the word “ancillary” is defined by the Oxford Dictionary in the following way, “in addition to something else, but not as important”.
It describes lower grade kind of stuff, the non-essentials, things that you can get round to later if there’s time.
It seems an odd way to describe the reporting of crime at a police station, as force chiefs have done in recent days.
Most of us would agree that the ability to do that – to walk into a station and talk to an officer – is actually very important.
You learn so much more from a face-to-face meeting, especially with an officer you might get to know over time, than you ever will talking to a stranger over the phone. Little things like whether or not there is a thief breaking into neighbourhood garages at the moment. And, more importantly, officers will glean so much more too.
It seems madness to lock the doors of police stations and bar the public when there are still officers inside who can speak to them. It is putting up barriers between police and the public that do not need to be there.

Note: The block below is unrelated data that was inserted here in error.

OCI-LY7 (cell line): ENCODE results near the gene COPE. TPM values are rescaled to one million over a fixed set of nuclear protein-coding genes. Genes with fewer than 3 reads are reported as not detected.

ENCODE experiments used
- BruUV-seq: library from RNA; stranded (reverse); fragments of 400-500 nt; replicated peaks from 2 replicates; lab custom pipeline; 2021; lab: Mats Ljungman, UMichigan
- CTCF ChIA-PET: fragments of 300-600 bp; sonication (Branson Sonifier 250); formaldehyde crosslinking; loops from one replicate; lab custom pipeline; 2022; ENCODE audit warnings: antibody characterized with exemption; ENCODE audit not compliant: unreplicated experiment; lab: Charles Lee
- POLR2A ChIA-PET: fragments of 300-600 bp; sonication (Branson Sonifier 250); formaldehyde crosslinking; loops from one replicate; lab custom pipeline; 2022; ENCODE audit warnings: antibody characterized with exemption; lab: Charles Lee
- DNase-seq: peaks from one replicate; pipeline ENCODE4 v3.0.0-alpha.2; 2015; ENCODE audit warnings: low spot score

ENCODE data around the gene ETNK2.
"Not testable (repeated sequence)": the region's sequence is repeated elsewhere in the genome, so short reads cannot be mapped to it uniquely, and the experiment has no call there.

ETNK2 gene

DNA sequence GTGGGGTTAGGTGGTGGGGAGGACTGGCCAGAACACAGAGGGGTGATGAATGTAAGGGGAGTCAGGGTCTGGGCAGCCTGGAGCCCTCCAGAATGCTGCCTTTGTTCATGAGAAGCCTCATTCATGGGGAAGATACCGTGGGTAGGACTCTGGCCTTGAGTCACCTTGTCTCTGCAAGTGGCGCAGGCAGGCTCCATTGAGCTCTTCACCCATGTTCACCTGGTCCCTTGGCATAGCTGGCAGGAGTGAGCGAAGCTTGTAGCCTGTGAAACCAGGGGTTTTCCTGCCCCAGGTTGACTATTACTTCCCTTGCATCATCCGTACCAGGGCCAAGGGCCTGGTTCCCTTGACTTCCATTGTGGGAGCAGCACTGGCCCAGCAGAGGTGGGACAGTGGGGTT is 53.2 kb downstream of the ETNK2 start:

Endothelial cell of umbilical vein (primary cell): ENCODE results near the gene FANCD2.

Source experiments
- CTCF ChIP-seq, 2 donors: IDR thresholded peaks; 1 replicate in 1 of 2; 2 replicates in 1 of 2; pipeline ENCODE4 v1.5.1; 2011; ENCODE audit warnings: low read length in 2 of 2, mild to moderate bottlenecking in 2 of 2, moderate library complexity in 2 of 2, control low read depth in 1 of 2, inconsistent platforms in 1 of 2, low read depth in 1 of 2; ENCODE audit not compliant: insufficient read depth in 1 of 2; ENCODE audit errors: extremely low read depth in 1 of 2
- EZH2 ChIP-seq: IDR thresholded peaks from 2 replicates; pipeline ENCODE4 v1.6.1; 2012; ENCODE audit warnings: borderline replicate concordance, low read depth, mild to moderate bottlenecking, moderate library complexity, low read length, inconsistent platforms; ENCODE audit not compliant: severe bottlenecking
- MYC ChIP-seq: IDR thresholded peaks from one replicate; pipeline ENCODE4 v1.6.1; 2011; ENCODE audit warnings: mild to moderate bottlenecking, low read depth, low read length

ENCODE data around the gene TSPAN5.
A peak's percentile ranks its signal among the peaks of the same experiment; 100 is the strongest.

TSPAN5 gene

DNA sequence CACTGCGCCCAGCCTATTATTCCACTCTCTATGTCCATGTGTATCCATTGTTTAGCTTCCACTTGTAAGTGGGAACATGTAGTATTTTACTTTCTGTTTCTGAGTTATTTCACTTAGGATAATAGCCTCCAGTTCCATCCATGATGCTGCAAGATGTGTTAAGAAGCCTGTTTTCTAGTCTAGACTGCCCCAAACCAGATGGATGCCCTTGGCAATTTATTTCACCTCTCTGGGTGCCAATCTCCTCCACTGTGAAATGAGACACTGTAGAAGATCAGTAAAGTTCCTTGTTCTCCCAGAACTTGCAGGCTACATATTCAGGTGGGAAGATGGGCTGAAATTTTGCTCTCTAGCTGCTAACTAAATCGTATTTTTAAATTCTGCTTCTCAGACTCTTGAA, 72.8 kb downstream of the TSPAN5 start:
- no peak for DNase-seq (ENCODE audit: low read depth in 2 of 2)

The fact is that having police stations in our neighbourhoods is one of the things that makes us feel safer. And there is still a suspicion that these changes are a prelude to closing some stations altogether.
Of course the police service has to modernise and find more efficient ways of working. They should be encouraging us to contact them by phone, email, social media, and so on. They should be basing themselves in supermarkets too – after all, they are one of the few places we all go these days.
But the 100,000 people who last year used the the police counters facing the axe in the Lothians showed they value this service.
The debate, however, is about more than numbers. And it is about more than bricks and mortar. It is about the place of the police in society. We want them at the heart of our communities.